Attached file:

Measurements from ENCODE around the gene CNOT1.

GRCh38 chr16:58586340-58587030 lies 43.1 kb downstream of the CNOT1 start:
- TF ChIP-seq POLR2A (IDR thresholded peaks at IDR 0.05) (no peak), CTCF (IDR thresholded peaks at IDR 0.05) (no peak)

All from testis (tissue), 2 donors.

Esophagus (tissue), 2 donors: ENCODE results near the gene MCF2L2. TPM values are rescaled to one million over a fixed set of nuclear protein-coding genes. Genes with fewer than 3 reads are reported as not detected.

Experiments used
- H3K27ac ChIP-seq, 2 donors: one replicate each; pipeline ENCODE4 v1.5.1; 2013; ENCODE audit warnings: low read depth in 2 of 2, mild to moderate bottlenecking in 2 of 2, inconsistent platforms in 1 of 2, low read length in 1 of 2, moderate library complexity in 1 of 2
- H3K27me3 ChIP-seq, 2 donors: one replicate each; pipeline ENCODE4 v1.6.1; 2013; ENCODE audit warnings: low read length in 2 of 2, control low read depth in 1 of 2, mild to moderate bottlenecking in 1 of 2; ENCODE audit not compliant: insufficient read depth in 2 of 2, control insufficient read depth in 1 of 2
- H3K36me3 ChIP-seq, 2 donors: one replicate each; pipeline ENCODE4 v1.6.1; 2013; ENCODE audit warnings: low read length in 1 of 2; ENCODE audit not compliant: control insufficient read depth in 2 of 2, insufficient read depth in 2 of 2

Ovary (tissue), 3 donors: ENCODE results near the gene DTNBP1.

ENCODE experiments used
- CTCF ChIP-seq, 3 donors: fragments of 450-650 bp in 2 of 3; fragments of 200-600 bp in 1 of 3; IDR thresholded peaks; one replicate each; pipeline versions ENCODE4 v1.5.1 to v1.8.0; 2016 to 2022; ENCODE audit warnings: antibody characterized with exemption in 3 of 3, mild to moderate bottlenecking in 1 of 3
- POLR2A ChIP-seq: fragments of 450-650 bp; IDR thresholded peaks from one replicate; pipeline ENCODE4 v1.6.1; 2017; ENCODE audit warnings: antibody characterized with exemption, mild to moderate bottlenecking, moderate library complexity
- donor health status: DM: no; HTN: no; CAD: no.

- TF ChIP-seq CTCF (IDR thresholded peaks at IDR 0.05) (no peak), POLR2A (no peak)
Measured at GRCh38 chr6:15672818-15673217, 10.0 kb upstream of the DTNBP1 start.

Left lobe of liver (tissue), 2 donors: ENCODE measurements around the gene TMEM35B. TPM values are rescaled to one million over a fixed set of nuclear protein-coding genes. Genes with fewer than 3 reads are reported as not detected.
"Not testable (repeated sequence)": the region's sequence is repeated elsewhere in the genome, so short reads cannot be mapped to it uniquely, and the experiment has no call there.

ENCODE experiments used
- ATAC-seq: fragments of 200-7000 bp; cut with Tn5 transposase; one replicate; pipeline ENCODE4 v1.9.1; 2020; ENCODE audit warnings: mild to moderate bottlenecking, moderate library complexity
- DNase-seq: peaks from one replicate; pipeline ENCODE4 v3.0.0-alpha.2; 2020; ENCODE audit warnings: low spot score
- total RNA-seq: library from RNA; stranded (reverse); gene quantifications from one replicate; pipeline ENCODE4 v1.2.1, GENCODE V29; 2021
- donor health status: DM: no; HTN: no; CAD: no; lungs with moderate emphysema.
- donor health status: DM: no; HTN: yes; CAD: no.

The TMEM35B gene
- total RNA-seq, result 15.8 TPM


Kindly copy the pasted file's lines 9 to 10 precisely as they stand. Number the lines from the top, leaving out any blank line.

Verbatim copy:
- H3K36me3 ChIP-seq, 2 donors: one replicate each; pipeline ENCODE4 v1.6.1; 2013; ENCODE audit warnings: low read length in 1 of 2; ENCODE audit not compliant: control insufficient read depth in 2 of 2, insufficient read depth in 2 of 2

Ovary (tissue), 3 donors: ENCODE results near the gene DTNBP1.